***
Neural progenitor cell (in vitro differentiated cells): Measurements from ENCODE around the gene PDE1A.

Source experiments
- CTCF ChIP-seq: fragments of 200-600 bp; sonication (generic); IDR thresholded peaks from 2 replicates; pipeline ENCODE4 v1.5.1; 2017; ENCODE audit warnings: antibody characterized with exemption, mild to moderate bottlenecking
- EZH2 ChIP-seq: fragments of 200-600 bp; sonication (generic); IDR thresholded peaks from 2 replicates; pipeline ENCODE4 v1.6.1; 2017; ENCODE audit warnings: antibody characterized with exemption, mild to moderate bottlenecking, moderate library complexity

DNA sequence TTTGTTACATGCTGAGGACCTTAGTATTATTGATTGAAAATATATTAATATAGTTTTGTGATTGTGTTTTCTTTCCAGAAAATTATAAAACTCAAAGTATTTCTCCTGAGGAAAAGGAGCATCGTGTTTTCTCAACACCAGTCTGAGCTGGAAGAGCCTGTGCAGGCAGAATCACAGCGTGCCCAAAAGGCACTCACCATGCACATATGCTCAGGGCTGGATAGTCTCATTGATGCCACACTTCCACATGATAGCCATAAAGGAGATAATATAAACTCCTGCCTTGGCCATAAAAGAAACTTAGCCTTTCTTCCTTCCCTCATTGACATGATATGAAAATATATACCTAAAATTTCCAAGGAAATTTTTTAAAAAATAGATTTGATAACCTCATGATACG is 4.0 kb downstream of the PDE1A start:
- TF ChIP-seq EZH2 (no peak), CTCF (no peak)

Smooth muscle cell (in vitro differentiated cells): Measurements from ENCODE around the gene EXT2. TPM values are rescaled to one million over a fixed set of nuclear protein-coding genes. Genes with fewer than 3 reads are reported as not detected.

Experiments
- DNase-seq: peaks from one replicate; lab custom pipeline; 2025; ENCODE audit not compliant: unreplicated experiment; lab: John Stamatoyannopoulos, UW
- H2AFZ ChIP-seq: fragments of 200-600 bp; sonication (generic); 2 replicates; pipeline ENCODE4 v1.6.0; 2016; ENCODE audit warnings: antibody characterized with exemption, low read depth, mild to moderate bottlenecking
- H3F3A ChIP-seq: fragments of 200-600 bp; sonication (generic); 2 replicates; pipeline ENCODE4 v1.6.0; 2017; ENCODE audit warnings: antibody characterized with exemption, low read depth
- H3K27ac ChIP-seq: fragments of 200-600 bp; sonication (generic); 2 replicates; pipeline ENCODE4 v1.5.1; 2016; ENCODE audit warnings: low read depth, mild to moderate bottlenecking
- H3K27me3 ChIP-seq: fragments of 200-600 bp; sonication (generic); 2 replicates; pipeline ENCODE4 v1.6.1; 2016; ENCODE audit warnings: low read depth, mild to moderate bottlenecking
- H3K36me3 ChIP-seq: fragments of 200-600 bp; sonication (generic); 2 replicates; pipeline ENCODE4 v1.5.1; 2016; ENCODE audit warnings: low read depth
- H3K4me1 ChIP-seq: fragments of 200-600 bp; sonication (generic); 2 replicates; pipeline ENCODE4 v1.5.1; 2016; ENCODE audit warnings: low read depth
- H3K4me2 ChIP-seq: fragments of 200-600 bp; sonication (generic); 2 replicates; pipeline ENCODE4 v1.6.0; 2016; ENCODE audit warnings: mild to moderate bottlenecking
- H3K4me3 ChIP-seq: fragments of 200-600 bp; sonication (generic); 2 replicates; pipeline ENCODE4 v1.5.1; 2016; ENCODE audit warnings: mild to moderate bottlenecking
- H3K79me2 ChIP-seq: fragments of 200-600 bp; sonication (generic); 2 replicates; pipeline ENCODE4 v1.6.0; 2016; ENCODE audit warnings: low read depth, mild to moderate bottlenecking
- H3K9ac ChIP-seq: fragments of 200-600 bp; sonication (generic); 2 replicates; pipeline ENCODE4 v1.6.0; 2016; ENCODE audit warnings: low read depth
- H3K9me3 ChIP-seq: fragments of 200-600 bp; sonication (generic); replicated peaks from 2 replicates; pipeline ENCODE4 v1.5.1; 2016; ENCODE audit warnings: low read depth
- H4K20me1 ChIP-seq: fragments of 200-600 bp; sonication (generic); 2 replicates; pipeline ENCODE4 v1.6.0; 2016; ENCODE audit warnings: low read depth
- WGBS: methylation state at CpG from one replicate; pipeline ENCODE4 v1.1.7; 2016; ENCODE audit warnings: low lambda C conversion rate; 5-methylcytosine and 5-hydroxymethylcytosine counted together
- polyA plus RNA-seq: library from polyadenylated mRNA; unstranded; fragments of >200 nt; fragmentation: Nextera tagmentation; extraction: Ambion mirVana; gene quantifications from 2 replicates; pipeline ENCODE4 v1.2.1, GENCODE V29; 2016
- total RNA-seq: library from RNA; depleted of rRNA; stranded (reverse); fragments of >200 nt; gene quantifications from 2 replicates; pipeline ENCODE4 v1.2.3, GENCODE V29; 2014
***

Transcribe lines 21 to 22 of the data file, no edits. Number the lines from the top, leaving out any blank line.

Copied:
- H4K20me1 ChIP-seq: fragments of 200-600 bp; sonication (generic); 2 replicates; pipeline ENCODE4 v1.6.0; 2016; ENCODE audit warnings: low read depth
- WGBS: methylation state at CpG from one replicate; pipeline ENCODE4 v1.1.7; 2016; ENCODE audit warnings: low lambda C conversion rate; 5-methylcytosine and 5-hydroxymethylcytosine counted together